Book Review: Gaidar’s Revolution

Alexei Golovkov had a problem with the portrait of Lenin in his office. Golovkov, a top official in Boris Yeltsin’s presidential administration from 1991-1993, thought the Lenin portrait was out of place in post-Communist Russia, so he took it off the wall and set it in the back room of his office. The next day a new Lenin portrait appeared. He took that one down, too, only to find a third portrait the following morning. “What’s this?” he asked an assistant. “The manual says you must have a portrait,” the assistant explained. “You have the right to take it down, but I must hang up a new one.”

Yeltsin and his ministers struggled to rid Russia of the legacies of communism, but—like Lenin portraits hanging on the walls of government offices—reminders of the Soviet past were difficult to discard. A book by Petr Aven and Alfred Kokh, Gaidar’s Revolution, newly translated into English, looks back at the 1990s to assess why the goals of the pro-capitalist forces proved so difficult to realize.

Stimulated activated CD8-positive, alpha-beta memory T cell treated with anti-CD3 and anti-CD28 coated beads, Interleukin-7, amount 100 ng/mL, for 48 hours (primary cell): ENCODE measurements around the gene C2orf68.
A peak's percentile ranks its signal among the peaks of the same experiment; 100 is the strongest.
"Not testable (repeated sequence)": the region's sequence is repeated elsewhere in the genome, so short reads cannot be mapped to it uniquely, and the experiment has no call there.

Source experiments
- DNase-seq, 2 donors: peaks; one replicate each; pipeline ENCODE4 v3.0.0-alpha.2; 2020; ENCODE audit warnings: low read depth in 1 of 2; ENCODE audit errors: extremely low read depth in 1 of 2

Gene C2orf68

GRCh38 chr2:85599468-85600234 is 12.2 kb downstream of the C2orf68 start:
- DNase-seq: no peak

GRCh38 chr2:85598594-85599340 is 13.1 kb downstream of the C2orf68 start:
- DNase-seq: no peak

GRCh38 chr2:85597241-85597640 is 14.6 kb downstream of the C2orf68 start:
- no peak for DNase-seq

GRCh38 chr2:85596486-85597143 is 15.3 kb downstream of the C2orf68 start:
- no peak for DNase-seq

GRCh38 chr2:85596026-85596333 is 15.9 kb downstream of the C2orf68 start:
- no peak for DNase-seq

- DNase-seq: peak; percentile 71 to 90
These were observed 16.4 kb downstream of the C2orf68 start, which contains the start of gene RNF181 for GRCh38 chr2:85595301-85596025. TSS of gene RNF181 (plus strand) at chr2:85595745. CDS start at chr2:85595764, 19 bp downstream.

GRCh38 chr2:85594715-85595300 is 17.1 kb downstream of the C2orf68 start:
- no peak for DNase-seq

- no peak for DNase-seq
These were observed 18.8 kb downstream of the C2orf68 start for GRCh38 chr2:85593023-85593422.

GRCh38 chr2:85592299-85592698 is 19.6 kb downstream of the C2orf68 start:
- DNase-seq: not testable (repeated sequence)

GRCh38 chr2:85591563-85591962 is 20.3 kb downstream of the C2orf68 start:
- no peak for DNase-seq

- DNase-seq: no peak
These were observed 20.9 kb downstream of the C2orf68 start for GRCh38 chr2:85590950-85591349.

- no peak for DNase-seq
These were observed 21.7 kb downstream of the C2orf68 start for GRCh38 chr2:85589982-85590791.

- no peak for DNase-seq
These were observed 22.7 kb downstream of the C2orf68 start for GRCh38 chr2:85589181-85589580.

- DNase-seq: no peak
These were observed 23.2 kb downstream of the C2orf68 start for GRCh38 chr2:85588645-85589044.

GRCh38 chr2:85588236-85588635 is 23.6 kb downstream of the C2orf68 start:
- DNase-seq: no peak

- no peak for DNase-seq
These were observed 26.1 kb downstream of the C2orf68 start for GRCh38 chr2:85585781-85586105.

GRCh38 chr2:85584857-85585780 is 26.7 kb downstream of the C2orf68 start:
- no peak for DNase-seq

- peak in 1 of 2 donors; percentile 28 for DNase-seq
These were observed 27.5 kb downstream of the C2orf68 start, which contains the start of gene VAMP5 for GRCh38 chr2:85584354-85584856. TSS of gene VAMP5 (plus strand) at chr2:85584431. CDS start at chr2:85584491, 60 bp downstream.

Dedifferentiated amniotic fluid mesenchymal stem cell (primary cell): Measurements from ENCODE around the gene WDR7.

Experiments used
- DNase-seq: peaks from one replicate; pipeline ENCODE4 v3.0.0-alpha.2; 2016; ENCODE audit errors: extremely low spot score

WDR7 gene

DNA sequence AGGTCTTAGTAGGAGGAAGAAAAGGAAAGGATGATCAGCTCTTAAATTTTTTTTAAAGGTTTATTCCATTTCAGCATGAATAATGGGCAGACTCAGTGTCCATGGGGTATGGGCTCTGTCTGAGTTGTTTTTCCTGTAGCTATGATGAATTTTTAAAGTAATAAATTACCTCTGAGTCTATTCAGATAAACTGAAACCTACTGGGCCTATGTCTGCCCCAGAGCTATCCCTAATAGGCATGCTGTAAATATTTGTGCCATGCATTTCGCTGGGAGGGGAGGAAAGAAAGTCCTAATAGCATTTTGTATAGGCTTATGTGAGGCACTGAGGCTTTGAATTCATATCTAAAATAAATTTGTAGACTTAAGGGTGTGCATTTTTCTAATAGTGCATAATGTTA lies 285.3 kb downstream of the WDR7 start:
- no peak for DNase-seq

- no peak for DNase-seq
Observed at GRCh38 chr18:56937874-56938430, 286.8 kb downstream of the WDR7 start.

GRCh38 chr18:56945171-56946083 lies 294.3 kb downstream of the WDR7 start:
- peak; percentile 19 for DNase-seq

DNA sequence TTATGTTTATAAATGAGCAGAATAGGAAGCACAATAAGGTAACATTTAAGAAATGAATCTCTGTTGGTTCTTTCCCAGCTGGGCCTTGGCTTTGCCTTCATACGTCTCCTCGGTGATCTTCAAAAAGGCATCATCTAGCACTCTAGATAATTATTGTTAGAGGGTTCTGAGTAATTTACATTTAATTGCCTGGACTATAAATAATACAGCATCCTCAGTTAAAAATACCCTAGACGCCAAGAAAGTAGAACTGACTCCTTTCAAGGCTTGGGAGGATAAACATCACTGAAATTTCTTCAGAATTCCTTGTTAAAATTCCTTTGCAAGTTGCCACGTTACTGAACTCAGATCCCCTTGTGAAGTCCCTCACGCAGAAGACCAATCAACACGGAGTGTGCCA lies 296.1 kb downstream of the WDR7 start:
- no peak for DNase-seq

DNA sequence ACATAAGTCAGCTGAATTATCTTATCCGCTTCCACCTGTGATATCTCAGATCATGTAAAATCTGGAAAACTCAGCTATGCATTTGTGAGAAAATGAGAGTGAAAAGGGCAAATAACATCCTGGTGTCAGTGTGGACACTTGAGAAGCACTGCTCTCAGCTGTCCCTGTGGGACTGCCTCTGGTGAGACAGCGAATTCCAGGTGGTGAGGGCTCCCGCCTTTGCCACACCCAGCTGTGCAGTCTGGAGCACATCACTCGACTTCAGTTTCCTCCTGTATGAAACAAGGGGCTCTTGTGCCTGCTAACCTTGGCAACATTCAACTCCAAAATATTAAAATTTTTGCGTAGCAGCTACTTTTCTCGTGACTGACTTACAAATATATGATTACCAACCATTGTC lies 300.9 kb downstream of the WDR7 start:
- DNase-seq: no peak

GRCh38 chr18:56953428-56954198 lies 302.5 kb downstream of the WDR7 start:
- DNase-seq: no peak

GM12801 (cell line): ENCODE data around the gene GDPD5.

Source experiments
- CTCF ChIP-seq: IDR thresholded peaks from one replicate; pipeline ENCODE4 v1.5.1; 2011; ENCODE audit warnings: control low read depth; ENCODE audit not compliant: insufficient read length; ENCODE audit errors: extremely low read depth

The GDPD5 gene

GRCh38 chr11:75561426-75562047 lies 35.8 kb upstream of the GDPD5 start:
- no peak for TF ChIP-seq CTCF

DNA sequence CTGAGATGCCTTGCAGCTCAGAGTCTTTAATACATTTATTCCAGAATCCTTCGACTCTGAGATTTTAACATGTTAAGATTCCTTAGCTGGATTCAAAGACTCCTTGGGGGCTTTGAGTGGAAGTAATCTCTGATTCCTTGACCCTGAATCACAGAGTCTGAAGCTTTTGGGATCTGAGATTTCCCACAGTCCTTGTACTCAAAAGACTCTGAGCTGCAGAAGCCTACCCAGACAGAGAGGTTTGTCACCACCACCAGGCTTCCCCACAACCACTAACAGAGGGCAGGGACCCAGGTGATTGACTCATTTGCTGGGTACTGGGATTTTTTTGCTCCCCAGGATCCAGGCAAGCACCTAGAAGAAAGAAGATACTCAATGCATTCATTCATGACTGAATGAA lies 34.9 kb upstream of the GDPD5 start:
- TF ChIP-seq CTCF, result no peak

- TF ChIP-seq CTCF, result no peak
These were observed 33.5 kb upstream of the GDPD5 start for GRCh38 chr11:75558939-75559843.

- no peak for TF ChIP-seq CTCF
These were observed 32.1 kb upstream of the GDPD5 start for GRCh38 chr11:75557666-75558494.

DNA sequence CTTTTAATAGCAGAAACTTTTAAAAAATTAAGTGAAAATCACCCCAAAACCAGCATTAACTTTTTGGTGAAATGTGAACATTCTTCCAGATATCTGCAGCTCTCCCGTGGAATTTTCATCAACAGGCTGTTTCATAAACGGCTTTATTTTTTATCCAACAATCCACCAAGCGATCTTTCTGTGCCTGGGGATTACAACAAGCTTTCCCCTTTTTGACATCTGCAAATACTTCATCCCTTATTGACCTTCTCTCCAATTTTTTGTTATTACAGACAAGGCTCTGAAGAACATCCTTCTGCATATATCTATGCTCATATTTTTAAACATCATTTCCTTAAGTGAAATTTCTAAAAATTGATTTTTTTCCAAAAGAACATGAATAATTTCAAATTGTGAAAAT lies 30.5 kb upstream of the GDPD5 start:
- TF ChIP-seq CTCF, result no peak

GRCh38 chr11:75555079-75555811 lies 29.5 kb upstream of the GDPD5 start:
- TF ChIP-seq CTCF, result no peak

Aven and Kokh are far from disinterested observers. Aven, now the head of Alfa Bank, served as Minister for Foreign Economic Relations from 1991-1992, while Kokh worked on privatization. Each is an outspoken admirer of Yegor Gaidar, the free-market economist and Prime Minister who spearheaded economic liberalization under Yeltsin. Both Kokh and Gaidar see the 1990s as a period marked by both great successes and lost opportunities.

The book consists of interviews with a dozen Yeltsin-era politicians, from Russia’s first deputy prime minister, Gennady Burbulis, to defense minister Pavel Grachev, to economy minister Alexander Shokhin. Some of the interviewees, such Anatoly Chubais, were long-time allies of Gaidar, while others, such as Andrei Kozyrev, Yeltsin’s first foreign minister, were closer to Yeltsin.

The book’s interviews are most interesting not for the new facts they bring to light—although there are many of these—but for the insight they give into how Russia’s leading economic liberals make sense of the past 25 years of history…

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